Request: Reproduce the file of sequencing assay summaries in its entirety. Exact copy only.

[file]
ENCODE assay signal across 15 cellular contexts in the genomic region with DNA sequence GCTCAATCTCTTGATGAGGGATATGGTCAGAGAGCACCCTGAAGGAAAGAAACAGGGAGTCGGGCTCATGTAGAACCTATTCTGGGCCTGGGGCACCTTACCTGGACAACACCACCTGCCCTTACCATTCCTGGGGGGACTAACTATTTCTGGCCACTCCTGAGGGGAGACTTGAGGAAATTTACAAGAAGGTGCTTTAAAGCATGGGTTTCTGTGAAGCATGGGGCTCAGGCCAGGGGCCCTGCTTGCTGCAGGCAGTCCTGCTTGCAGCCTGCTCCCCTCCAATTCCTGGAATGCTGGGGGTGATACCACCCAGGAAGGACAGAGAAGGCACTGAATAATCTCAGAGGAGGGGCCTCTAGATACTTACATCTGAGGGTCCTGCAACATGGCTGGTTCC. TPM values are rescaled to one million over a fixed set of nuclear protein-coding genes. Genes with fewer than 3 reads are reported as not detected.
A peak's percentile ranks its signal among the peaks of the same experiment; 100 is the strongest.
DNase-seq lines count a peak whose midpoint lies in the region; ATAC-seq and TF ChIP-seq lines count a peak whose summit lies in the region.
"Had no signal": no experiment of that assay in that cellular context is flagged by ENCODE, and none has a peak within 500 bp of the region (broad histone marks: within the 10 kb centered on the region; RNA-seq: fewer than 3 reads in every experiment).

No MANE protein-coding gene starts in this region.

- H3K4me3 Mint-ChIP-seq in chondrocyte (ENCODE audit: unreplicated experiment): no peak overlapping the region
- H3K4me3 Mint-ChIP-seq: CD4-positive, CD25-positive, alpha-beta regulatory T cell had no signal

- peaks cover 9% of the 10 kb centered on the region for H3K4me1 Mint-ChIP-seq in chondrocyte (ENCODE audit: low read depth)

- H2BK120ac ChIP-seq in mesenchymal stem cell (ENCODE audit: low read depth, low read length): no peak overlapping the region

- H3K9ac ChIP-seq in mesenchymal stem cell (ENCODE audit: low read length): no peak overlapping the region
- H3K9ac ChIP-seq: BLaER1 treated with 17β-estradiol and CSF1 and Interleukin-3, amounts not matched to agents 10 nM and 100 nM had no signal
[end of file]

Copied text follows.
ENCODE assay signal across 15 cellular contexts in the genomic region with DNA sequence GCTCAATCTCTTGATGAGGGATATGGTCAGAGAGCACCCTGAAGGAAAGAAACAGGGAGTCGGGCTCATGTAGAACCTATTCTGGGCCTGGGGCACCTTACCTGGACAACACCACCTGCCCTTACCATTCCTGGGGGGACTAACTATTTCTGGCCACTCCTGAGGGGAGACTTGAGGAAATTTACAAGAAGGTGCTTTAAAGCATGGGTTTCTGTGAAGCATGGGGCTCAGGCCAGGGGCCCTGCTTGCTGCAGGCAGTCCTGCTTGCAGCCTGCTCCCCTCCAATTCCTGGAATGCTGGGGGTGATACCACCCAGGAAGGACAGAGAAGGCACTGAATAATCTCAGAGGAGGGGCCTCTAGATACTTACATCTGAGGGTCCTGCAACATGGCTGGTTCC. TPM values are rescaled to one million over a fixed set of nuclear protein-coding genes. Genes with fewer than 3 reads are reported as not detected.
A peak's percentile ranks its signal among the peaks of the same experiment; 100 is the strongest.
DNase-seq lines count a peak whose midpoint lies in the region; ATAC-seq and TF ChIP-seq lines count a peak whose summit lies in the region.
"Had no signal": no experiment of that assay in that cellular context is flagged by ENCODE, and none has a peak within 500 bp of the region (broad histone marks: within the 10 kb centered on the region; RNA-seq: fewer than 3 reads in every experiment).

No MANE protein-coding gene starts in this region.

- H3K4me3 Mint-ChIP-seq in chondrocyte (ENCODE audit: unreplicated experiment): no peak overlapping the region
- H3K4me3 Mint-ChIP-seq: CD4-positive, CD25-positive, alpha-beta regulatory T cell had no signal

- peaks cover 9% of the 10 kb centered on the region for H3K4me1 Mint-ChIP-seq in chondrocyte (ENCODE audit: low read depth)

- H2BK120ac ChIP-seq in mesenchymal stem cell (ENCODE audit: low read depth, low read length): no peak overlapping the region

- H3K9ac ChIP-seq in mesenchymal stem cell (ENCODE audit: low read length): no peak overlapping the region
- H3K9ac ChIP-seq: BLaER1 treated with 17β-estradiol and CSF1 and Interleukin-3, amounts not matched to agents 10 nM and 100 nM had no signal